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Geoff Piper : Let's Adopt Czechia

I am a linguist and so suffer from what the French call „déformation professionelle“ – the typical drawbacks of the trade for those who practise it and not usually for the others. I speak several languages quite well; Czech is not one of them but I have a good grasp of its syntax and grammar and am much interested in things Czech in general. I have recently been very struck by the resistance of native English-speakers to the form CZECHIA for the country whose capital is Prague. I have only heard one argument against it, „it does not sound right...“ Well, most linguists do indeed accept this as a legitimate argument, but not across the board. If a word or expression „doesn´t sound right“ because it runs counter to the genius of a language, OK. But each and every new word can „sound wrong“ on first hearing, only to become completely accepted with use – think of „software“ or „egghead“ or „upbeat“. 

But that is not the main reason for the word and I believe there are five other good reasons for adopting it.

The main reason (for non-linguists!) is probably that the Czech Foreign Service itself advocated it as long ago as 1993! The objection? „Who are they to tell us how to speak our language?“ ! ! Indeed – though one should perhaps remember that many country names, like „Pakistan“ or „Sri Lanka“, came initially from those countries and are in no way made up by the native English-speaker.

 

Secondly, the Czech business world, desperately wanting a form less cumbersome than „Czech Republic“, and aware of the opposition to „Czechia“, has done such a good job introducing „Czech“ (yes, for the country, not the people or language !) that many Czechs actually think this a correct English form ! The Pilsen brewery, for instance, has a massive sales campaign with the slogan „Brewed in Czech“ – and it is not alone in the Czech business – or indeed private – sphere.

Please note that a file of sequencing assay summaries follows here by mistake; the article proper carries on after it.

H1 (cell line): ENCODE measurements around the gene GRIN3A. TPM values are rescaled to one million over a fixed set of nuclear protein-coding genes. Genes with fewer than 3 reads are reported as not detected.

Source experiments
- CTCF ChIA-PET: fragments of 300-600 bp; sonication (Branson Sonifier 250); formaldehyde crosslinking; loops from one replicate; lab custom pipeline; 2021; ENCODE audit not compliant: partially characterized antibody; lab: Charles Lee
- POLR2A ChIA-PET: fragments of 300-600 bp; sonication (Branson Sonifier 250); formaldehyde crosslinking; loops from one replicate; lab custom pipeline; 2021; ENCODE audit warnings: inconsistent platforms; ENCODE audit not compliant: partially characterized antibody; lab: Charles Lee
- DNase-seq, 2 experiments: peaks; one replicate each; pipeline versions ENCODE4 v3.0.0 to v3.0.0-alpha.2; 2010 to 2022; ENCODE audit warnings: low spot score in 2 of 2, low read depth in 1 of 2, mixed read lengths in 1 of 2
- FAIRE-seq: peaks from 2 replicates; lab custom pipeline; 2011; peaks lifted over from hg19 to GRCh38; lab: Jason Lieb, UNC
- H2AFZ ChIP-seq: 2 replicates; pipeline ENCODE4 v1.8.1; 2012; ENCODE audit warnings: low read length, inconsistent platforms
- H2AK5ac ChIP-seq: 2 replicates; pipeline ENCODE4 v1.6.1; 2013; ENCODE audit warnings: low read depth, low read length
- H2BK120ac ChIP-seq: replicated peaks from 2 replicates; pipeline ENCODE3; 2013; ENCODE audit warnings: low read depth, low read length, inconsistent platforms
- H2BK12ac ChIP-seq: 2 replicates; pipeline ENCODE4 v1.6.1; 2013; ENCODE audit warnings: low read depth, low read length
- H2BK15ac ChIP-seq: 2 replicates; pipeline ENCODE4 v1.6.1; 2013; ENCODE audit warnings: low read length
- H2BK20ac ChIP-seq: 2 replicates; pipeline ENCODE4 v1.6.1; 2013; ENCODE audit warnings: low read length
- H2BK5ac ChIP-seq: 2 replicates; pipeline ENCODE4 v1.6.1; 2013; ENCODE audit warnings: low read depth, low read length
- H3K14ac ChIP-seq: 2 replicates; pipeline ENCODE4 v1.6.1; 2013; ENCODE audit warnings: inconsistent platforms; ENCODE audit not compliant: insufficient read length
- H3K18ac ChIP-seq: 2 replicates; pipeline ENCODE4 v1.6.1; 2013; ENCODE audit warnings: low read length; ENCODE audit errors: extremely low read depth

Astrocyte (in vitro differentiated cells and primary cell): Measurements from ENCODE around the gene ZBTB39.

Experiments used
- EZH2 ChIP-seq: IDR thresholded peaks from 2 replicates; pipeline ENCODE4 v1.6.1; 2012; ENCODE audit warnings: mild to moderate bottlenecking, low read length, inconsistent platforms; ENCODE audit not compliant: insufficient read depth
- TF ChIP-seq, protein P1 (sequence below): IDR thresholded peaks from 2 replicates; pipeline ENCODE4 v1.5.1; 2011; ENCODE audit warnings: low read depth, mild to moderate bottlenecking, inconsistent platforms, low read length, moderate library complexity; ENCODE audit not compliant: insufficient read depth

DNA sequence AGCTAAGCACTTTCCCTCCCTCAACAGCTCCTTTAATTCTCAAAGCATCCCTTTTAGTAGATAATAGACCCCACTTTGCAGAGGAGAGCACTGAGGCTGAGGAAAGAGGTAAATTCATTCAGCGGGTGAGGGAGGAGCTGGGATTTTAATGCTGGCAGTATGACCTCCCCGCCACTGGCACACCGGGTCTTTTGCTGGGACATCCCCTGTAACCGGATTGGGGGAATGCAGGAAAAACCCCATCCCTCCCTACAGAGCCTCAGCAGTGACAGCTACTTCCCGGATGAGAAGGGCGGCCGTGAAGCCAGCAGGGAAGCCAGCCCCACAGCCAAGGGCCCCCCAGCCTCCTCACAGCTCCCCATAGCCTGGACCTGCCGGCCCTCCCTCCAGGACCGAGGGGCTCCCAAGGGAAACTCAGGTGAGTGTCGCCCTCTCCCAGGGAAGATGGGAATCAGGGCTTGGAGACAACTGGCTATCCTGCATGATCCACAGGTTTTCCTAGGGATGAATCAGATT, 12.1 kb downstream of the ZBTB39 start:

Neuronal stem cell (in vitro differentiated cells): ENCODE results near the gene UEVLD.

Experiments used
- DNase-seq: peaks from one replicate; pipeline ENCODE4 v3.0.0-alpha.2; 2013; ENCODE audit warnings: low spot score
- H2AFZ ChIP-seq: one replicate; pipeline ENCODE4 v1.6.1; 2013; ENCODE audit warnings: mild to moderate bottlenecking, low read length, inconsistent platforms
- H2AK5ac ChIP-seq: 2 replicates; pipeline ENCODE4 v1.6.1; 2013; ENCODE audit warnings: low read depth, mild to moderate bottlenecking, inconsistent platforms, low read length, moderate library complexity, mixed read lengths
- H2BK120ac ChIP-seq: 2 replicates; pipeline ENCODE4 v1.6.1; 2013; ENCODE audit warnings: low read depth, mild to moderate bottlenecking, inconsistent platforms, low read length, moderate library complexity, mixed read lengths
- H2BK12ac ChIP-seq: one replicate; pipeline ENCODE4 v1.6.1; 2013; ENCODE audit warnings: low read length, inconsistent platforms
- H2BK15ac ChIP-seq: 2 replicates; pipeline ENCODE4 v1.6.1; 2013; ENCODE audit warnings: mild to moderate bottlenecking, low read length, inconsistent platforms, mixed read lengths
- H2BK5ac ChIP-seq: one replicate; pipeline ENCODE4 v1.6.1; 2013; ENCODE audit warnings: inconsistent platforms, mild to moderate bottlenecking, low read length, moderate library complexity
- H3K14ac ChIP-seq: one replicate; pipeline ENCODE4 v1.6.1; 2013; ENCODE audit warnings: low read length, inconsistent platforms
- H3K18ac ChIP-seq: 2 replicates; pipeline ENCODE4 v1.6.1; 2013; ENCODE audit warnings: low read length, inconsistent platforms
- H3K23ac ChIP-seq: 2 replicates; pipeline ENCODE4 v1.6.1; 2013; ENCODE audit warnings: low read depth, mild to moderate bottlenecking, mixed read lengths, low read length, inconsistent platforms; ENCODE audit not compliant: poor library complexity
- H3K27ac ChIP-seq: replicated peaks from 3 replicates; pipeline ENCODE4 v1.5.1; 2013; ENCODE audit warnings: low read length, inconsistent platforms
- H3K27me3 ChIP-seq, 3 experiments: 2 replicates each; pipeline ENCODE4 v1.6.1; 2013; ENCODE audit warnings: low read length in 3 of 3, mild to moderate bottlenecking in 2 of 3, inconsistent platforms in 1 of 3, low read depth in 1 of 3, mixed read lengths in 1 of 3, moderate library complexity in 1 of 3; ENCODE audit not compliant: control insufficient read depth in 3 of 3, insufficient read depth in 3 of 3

Thirdly (this is the one that counts for the linguists !), the form „Czech Republic“ should not stand as the name of a country in a list like „France, Germany, ...“ for it is a political, not geographical, term. Either „the French Republic, the Federal Republic of Germany, the Czech Republic“ or „France, Germany, Czechia“ etc.

 

Fourthly, the form „Czechia“consists merely of the accepted adjective „Czech“ (for nationality or language) plus the affix -ia, which is perfectly normal English for several countries (Russia, India). It is therefore difficult to see in what way „Czechia“ is un-English. Fifthly, Czechia neatly parallels two forms which are gaining ground in French and German respectively and which make perfect sense in those languages: La Tchéquie and Tschechien. „Tschechien“ has virtually conquered the entire German-speaking press; „la Tchéquie“ has a little way to go but no-one doubts the outcome.

Could there simply be something ultra-conservative in the Anglo-Saxon mentality at play here?! To sum up, I believe that the opposition to „Czechia“ amongst native English speakers is simply a „gut reaction“ which does not stand up to scrutiny and which, indeed, may pass so quickly that those who read these lines may wonder, in a few years´ time, why they ever debated the question...

 

 

Geoff Piper, UK 
president of The Music Enterprise Agency
the supporter and promoter of Czech music